What the roofer is saying deffindefi makes sense.
    The brick wall is wet also so it looks like the water is getting into the cavity.

    You need to pull back the stones on the roof around the drain, make sure all joints on there are water tight and stuck down well. They should have had mastic on the seams.

    If you can try and pull the box off the down pipe see what he's glued it with.
     
    Last edited: 6 Dec 2018
  7. overstressed

    overstressed

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    Divergence of opinions here :)
    There isn't any localised stain on the outside at the point of the connection (end of the pipe), but there are signs of water travel in all directions downwards. It could be that the leak is further upstream. A crack in the pipe perhaps? although from the photo I took it doesn't seem there is one. Or at the point that the membrane meets the pipe? But the roofer is adamant that this is not the case because there is a big overlap and a complete seal with membrane both inside and outside the pipe. Another possibility could be from outside the whole membrane-covered roof surface? That would explain more easily the wet brick wall that tomfe mentions. By the way there's no cavity on the wall, it's a solid brick wall (very old Victorian construction, from before they started using cavities).

    The pipe is level with the ground I think, so there is some water held in the roof membrane almost at all times. The excess travels down eventually as the pipe is at the bottom of the roof structure and there is some slope in the roof towards the pipe (you can see it in one of the photos from the construction phase where the roof is partially wet). In any case there should be no water escape from the roof end of the pipe even if there is some stagnating there. The roofer's point is that the water escapes from the front end of the pipe and because it's not far enough from the wall, it travels back towards and into the wall along the outside part of the pipe, and that there's nothing you can do about it, short of replacing the pipe and not cutting it too short this time.

    The builder is telling me that he used CT1 glue. He said it's very strong and you can't open it without cutting it (he had said that before he put it on and I agreed after I was assured that there wouldn't be any more leak).

    I could block the very bottom of the vertical pipe, then the water would build up in the pipe (and then go back out the roof end but also presumably leak into the wall as well). The problem is that it takes time to see the effect (damp inside), so there won't be any useful conclusions, certainly not being able to identify where the leak is.
     
  8. Ian H

    Ian H

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    Turn the hose off once the water passes the builders joint and top it up if it subsides. It will come through eventually.
     
  9. overstressed

    overstressed

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    Maybe I don't fully understand what you propose. The water will come through, yes, the same way as it comes now presumably, but how will we be able to tell what's at fault. Filling the pipe with a hose is similar to water coming down during/after heavy rainfall (there's about 45sqm of roof surface water all coming down through that 10x10cm pipe). We don't see the wall immediately wet, but possibly not until the next day. And there's no way to tell where it's coming from. Wherever it is, it certainly travels along/through a lot of wall structure and the path is not clear at all.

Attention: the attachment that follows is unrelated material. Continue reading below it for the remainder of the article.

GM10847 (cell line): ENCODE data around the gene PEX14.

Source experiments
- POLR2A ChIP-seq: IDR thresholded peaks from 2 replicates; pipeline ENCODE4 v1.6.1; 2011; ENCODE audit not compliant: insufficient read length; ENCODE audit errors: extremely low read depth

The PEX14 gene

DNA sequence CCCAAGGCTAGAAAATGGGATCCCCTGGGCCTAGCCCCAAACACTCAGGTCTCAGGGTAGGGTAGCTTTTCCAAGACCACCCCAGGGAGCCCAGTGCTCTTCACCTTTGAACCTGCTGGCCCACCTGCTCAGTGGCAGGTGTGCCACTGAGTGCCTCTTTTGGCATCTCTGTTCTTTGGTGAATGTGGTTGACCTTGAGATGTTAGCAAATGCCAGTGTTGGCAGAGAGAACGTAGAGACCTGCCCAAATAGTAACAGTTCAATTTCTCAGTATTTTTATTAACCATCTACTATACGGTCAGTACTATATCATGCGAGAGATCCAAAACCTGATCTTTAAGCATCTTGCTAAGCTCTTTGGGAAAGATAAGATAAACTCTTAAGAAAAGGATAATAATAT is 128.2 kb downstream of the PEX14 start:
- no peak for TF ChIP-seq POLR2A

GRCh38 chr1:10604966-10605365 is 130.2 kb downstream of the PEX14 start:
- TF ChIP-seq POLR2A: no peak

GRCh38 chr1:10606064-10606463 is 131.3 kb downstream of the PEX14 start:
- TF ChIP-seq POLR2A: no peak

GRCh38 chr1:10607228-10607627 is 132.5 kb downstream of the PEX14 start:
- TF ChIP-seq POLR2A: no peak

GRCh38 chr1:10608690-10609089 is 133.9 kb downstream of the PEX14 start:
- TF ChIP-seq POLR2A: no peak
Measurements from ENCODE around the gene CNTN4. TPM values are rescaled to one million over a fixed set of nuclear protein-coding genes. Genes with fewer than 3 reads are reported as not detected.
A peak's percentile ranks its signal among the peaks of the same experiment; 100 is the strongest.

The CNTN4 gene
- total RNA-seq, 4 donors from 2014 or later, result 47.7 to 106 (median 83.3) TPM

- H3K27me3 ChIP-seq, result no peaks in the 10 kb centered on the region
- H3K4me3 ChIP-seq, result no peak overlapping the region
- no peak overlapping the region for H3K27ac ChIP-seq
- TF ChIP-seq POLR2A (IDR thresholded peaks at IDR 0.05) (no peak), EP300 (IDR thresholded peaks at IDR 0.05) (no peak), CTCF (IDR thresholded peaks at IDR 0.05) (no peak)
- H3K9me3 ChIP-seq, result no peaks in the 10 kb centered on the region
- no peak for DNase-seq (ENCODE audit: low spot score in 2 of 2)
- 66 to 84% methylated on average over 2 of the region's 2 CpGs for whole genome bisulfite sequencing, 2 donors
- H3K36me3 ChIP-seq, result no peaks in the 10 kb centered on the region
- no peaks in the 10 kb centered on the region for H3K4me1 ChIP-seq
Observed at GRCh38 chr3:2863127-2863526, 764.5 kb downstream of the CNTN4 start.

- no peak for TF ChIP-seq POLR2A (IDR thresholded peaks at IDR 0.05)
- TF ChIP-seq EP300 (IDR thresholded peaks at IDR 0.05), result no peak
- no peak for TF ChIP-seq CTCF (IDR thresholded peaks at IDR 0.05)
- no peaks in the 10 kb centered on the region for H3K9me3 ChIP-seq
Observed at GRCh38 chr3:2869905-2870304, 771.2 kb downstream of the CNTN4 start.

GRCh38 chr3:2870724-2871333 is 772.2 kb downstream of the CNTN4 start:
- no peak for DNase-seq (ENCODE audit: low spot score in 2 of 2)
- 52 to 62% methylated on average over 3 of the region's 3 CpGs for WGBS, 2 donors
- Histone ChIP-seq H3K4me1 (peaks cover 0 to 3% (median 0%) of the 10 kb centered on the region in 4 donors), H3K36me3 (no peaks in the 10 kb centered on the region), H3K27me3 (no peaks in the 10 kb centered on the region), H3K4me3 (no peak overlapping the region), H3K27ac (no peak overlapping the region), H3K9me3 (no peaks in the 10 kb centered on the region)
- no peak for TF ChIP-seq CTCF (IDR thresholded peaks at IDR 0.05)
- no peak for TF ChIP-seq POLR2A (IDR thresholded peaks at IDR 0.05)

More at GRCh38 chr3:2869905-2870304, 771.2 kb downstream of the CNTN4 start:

10. tomfe

    tomfe

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    So you new extension does not have a cavity, what is the wall construction?
     
  11. overstressed

    overstressed

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    No the new extension has a cavity, the existing structure (brick wall) doesn't. I meant the brick wall previously, sorry if it was confusing. The extension (that starts at the point of the render as seen in the photo) is a wall made of two leafs of blockwork with a cavity, and K-rend render outside that.
     
  12. tomfe

    tomfe

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    Yes, there is water getting in the cavity of the extension.

    I am not sure is there would be staining around the pipe box as it looks long enough to penitrate into the cavity.
    The cavity wall insulation will be directing the water all over the place, did they use full fill or PIR?

    But anyway you need to pull back the stones on the roof around the drain, make sure all joints on there are water tight and stuck down well. They should have had mastic on the seams.
     
  13. Ian H

    Ian H

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  14. Notch7

    Notch7

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    Are you 100% sure it is the shoot / downpipe?

    I cant tell from the pictures but there is quite a bit going on in that area.

    You have a parapet with coping stones -cant tell if thats a cavity or single skin parapet. The parapet abuts the existing wall. There is a door or fixed light with a lintel and I guess a cavity closure or vertical dpc. There is also a rain cover with brackets over the door. All unlikely perhaps, but its part of the diagnosis.

    The damp internally is on the reveal and the wall face just an inch or so from the corner of the reveal. So the water must be getting in at high level (as it starts high up) and getting across to the inner blockwork leaf.

    If the thought is that the water is coming out of the elbow externally and running back outside, ie where the staining is showing, then sealing between that and the render would stop it.

    If the builder cut back the square pipe outlet, does that mean the joint is now within the wall / render?

    I have to say, the exit shoot / pipe seems a poor detail for 45sq metres of roof.